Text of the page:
Job 1:6: “Now there was a day when the sons of God came to present themselves
before the Lord, and Satan came also among them”.
Satan in Job is an angel who came among the angels in heaven and criticized Job, whom he had been watching whilst walking around in the earth seeing what trouble he could make. He then brings lots of problems upon Job to try and turn him away from God.
1. “Satan” is only mentioned in the first two chapters of Job and nowhere in the book is he explicitly defined as an angel.
have seen in our comments on Genesis 6:2 , that the phrase “sons of God” can
refer to those who have the true understanding of God (Rom. 8:14; 2 Cor.
6:17-18; 1 Jn. 3:7). Angels do not bring false accusations against believers
“before the Lord” (2 Pet. 2:11)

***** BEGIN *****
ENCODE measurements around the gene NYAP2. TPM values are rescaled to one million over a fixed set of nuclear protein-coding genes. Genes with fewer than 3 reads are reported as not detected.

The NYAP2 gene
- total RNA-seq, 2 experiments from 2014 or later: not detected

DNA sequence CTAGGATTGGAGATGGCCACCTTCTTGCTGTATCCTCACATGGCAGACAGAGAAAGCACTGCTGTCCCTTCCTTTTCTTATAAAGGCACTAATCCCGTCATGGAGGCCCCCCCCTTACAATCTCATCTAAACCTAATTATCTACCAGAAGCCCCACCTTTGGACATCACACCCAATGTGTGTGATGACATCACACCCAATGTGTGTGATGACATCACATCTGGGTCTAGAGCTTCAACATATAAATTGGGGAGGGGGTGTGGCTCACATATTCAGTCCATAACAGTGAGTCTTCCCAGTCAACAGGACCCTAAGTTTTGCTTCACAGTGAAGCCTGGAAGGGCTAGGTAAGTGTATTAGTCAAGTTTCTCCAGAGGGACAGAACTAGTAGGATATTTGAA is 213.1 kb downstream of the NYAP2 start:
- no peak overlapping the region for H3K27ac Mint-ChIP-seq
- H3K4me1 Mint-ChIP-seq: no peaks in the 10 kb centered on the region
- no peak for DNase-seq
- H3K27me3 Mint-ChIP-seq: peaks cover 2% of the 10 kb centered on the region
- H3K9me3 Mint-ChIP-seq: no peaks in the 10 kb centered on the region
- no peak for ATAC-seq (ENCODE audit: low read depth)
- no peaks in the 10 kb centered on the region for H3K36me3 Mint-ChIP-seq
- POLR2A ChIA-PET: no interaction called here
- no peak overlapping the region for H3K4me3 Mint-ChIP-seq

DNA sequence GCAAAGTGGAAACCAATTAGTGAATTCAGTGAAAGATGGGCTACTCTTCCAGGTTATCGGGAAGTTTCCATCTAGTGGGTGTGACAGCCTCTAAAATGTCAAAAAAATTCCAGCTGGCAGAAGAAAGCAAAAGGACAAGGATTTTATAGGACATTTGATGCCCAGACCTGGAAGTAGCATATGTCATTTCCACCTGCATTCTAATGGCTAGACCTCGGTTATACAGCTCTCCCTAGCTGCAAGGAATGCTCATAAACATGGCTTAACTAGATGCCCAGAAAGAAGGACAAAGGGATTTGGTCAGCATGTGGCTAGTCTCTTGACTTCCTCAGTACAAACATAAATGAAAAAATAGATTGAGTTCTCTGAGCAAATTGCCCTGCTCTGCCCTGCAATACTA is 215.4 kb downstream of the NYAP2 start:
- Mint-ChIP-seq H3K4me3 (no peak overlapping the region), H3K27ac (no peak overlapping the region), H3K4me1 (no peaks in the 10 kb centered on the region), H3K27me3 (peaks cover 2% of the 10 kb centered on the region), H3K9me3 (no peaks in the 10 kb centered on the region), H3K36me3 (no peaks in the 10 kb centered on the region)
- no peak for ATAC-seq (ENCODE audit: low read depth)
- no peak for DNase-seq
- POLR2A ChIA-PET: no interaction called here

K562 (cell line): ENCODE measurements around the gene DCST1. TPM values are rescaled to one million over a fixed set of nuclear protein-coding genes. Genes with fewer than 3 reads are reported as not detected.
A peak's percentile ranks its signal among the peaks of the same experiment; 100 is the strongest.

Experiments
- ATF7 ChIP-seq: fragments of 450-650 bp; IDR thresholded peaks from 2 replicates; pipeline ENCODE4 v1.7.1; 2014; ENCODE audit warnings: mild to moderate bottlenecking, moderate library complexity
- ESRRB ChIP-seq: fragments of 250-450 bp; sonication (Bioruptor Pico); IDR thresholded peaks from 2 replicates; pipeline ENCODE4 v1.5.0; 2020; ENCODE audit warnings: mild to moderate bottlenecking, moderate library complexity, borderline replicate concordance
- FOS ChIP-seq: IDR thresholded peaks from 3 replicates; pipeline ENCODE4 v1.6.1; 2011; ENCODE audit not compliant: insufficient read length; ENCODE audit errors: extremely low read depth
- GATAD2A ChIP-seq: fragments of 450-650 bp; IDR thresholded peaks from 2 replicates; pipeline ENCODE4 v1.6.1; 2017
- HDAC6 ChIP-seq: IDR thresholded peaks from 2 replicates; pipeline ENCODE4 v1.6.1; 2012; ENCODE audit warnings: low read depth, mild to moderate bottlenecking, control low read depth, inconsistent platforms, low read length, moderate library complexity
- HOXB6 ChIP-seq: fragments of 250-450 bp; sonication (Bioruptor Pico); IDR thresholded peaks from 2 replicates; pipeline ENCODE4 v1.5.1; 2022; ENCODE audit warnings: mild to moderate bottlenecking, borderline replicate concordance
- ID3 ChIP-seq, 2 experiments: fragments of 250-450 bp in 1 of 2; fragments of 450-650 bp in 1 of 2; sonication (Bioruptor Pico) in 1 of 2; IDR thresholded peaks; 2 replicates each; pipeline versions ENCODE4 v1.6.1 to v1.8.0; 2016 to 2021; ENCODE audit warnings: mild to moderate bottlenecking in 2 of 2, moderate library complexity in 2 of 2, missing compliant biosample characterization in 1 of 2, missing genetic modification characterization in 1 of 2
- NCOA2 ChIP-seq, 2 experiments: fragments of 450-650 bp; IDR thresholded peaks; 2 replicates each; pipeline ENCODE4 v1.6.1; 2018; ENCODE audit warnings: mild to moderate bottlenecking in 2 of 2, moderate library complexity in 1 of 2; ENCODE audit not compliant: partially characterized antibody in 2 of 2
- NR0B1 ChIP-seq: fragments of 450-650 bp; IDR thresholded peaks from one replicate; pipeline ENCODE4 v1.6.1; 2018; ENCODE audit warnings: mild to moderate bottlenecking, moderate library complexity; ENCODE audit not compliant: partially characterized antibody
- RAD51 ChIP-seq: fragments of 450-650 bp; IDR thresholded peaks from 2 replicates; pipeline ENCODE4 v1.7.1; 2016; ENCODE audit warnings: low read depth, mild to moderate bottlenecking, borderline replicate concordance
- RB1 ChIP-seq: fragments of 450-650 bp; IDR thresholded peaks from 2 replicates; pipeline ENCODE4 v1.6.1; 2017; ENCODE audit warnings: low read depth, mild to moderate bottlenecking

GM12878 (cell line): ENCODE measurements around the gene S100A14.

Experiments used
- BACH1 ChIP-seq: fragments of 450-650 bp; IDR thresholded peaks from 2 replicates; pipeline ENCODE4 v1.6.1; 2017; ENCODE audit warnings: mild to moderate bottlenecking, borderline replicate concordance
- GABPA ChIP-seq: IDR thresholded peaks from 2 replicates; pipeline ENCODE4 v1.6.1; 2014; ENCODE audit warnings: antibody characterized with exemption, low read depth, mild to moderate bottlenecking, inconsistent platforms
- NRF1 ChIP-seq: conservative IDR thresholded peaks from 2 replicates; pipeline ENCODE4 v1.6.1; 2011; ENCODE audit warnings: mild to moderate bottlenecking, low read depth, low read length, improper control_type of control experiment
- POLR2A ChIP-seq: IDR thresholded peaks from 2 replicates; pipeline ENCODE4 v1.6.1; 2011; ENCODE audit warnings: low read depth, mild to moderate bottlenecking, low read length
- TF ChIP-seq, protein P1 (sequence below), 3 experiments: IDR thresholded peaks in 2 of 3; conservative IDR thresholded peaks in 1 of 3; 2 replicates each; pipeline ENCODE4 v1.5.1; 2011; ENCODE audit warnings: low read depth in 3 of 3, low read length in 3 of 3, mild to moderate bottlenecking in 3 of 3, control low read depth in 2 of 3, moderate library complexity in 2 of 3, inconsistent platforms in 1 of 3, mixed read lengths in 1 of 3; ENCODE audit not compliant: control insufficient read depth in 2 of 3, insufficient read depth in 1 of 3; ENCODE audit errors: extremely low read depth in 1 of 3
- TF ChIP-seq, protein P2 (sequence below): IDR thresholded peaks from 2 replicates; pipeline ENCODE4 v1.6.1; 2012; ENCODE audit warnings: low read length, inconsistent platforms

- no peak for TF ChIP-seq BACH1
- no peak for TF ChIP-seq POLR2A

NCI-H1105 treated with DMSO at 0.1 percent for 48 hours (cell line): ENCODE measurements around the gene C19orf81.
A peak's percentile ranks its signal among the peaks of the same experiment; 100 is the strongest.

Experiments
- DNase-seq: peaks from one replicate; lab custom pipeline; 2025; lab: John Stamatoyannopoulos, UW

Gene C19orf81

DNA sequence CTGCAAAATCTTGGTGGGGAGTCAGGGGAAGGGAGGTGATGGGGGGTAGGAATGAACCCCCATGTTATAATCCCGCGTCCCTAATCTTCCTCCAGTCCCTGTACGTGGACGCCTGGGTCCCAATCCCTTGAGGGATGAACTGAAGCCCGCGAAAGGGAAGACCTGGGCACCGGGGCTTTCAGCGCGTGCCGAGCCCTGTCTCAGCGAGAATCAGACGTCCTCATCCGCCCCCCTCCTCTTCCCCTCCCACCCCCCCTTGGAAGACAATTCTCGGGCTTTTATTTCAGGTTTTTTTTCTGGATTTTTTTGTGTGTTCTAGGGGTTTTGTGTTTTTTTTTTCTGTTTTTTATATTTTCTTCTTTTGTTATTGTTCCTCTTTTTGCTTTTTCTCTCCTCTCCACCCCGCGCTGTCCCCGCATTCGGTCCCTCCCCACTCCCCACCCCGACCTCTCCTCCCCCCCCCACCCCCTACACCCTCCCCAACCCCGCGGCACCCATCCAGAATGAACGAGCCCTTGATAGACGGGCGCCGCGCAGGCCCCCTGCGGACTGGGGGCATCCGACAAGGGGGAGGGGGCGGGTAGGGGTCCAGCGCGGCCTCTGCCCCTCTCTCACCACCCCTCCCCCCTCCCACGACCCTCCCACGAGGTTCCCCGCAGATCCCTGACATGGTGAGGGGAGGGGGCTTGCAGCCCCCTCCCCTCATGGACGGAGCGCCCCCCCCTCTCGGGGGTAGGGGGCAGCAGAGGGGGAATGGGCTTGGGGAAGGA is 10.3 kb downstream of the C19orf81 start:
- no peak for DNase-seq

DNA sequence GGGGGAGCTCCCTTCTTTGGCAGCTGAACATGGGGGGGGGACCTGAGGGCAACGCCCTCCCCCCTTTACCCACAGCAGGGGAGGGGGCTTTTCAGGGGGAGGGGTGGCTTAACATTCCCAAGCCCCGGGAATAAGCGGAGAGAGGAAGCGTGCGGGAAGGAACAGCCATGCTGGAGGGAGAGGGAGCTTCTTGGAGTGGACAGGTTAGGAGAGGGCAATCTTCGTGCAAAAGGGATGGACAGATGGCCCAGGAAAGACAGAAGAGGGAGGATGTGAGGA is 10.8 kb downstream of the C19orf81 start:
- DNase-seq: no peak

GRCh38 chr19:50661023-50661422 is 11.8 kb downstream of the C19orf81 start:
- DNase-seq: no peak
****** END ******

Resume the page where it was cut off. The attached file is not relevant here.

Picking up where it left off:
3. It cannot be conclusively proved that
Satan was a son of God - he “came among them”.
4. Satan is described as
“going to and fro in the earth”. There is no implication that he was doing
anything sinful. Zechariah 1:11 implies that this is a Hebraism for observing.
5. How can Satan be in heaven and also on the earth in Job’s time when,
according to popular belief, he was thrown out at the time of Adam, or in 1914,
according to the “Watchtower”?
6. Remember that there cannot be sin or
rebellion against God in heaven (Ps.5:4-5; Hab. 1:13; Matt. 6:10; Ps.
7. The major theme of the book of Job is that God brought the
problems into Job’s life and that eventually they made him a more righteous
person (Job 2:10; 16:11; 19:21; 23:16; 42:11). Notice that Job did not believe